Monday, January 22, 2024

Quotes that Resonate this January




"A commonplace book is a highly personal anthology,
and part of the joy in creating one is that it gives a
deeper sense of self: by selecting fragments of language
that speak to you, you become more aware of your
own taste, beliefs and judgement."
MIRANDA MILLS, YouTube vlogger


Posted here are a few lines that I have gathered into my journal these beginning days of January. Each quote for me has meaning and brings a little something to the table while I dreamily mull what 2024 might look like—what I wishfully hope for in real life as the days unfold.

Perhaps you will find words that resonate with your own soul as you start a new week. I hope so.


🎔
December 29th
(As a writer I want to bring these words with me into the New Year)
"Because right now, there is someone
out there with a wound in the exact
shape of your words."
SEAN THOMAS DOUGHERTY, The Second O of Sorrow


🎔
January 1st
"What a wonderful thought it is
that some of the best days of our
lives haven't even happened yet."
ANNE FRANK


"Make something you
can give away."
SUSAN BRANCH


🎔
January 2nd
"I'm getting better, happier, and
nicer as I grow older. So I would
be terrific in a couple hundred years."
MAEVE BINCHY


🎔
January 3rd
"Because even with the dark parts and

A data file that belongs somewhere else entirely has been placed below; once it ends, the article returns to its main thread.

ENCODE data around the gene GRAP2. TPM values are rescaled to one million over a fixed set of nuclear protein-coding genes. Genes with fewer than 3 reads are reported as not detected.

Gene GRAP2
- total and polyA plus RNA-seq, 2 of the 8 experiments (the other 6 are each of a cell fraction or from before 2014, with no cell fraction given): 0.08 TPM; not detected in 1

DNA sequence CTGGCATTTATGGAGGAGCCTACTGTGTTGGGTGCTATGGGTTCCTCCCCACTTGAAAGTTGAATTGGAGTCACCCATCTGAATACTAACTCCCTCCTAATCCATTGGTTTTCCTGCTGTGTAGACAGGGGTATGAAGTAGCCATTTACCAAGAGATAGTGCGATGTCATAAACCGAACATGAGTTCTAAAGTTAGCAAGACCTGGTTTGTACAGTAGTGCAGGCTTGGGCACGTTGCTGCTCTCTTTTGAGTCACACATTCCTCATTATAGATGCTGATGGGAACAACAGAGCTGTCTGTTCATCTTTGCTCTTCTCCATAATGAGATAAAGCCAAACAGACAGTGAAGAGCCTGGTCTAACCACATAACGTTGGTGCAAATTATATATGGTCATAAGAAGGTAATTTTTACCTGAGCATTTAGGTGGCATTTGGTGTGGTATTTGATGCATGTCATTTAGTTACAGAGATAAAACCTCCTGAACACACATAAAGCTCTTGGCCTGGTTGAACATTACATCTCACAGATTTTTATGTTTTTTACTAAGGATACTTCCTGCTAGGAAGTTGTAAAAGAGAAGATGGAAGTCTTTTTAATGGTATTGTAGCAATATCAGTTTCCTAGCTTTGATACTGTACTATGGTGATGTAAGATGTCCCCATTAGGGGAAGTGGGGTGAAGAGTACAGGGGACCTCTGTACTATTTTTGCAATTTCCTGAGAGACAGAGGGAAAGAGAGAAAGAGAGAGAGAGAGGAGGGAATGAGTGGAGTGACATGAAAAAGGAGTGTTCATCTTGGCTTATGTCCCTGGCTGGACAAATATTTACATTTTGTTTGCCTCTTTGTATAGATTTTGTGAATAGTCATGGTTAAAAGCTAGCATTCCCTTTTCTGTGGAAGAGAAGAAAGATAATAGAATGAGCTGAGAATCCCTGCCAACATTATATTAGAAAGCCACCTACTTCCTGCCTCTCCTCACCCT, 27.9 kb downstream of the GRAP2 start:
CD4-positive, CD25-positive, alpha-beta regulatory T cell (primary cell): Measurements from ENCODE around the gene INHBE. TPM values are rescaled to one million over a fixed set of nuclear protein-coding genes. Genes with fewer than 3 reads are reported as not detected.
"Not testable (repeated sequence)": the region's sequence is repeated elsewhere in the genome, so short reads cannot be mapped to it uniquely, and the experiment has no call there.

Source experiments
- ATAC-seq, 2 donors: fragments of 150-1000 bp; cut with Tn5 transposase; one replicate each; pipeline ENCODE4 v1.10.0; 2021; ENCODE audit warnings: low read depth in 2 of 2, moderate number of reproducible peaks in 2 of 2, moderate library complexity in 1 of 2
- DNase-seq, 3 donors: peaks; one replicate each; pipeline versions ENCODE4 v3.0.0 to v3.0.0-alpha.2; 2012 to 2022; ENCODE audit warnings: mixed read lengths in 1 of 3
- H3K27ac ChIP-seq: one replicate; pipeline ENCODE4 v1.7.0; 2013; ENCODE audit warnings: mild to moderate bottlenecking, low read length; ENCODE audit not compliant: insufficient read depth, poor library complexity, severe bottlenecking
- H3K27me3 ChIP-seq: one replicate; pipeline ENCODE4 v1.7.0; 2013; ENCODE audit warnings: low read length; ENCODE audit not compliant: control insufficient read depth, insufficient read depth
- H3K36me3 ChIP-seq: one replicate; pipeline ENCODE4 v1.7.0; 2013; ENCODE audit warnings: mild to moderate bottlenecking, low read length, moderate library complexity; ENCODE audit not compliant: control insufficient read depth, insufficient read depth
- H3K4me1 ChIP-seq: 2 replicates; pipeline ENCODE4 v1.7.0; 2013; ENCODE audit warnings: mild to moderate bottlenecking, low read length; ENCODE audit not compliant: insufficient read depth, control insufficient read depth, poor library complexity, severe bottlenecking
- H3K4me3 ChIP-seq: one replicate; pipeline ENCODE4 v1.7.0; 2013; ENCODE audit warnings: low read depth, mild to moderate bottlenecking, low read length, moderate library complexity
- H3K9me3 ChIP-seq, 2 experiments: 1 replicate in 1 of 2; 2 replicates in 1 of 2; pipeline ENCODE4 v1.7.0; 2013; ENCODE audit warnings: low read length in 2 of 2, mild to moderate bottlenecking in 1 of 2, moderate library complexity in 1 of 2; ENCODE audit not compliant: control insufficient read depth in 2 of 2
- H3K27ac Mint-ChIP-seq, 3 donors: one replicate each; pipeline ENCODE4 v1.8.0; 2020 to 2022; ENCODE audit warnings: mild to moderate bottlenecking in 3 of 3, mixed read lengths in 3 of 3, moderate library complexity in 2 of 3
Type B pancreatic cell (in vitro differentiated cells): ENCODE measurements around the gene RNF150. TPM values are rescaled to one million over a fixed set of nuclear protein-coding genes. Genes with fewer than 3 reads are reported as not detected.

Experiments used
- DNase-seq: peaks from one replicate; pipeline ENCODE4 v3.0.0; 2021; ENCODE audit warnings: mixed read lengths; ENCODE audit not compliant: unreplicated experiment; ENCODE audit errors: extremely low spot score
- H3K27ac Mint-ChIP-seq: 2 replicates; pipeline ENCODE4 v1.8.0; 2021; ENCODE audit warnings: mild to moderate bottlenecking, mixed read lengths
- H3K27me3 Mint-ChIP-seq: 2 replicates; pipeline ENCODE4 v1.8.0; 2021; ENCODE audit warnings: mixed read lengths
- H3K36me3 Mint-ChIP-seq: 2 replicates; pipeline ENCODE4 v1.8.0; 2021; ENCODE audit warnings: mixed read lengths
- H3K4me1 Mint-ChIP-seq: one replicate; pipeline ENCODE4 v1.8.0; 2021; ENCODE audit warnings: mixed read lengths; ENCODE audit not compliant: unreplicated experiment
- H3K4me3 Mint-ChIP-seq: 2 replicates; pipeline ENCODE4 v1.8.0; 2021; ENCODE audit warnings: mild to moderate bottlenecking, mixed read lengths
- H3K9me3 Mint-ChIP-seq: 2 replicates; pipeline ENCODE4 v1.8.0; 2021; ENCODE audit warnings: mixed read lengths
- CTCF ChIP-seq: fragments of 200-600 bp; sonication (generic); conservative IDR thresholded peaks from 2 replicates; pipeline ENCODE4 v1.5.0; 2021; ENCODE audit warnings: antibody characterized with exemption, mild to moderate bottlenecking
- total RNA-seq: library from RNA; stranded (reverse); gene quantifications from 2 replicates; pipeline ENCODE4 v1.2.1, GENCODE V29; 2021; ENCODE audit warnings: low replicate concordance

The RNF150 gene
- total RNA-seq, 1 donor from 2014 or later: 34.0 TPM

the light parts and the good parts and the
bad parts, dinner must still be served."
PATTI CALLAHAN, Once Upon A Wardrobe, p. 102


🎔
January 4th
The word 'restoration' has been singing in my heart of late.
As I ponder what I yearn for in my life words begin to flow;
I write them down:
Restored health for my body,
Restored joy in my writing,
Renewed hope in God's goodness,
Hope and healing for our world,
My dreams and purpose restored,
A restoration of true hospitality with ease and grace,
Order, simplicity, and beauty in my home.
My own thoughts


🎔
January 5th
"(The) world remains 'bent' and smudged by generations
of the sins of humanity, but it is, deep down, still fresh
and radiant with the unquenchable glory of God, made
manifest to those with the eyes to see."
JANET MORLEY, Haphazard by Starlight, p. 142


🎔
January 7th
"But there always have been and always
will be people who are . . . starved for
nourishment. I am one of those readers and I am
also one who can occasionally provide this food.
That is all that really matters to me this morning."
MAY SARTON, Journal of a Solitude, p. 68


🎔
January 10th
"Always be on the lookout
for the presence of wonder."
E.B. WHITE


"It is no bad thing to
celebrate a simple life."
J.R.R. TOLKIEN


🎔
January 12th
"Let go of old and tired things."
As seen on Instagram


🎔
January 15th
"Because you see so much
to make you sad, that doesn't mean
it is your duty to be unhappy."
HELEN MACINNES, While Still We Live, p. 228


🎔
January 19th
"I'm beginning to suspect that the second half
of life is about learning to let go of everything
I feverishly collected over the first half that
wasn't loving or human."
MICHAEL XAVIER


"If a book is well written,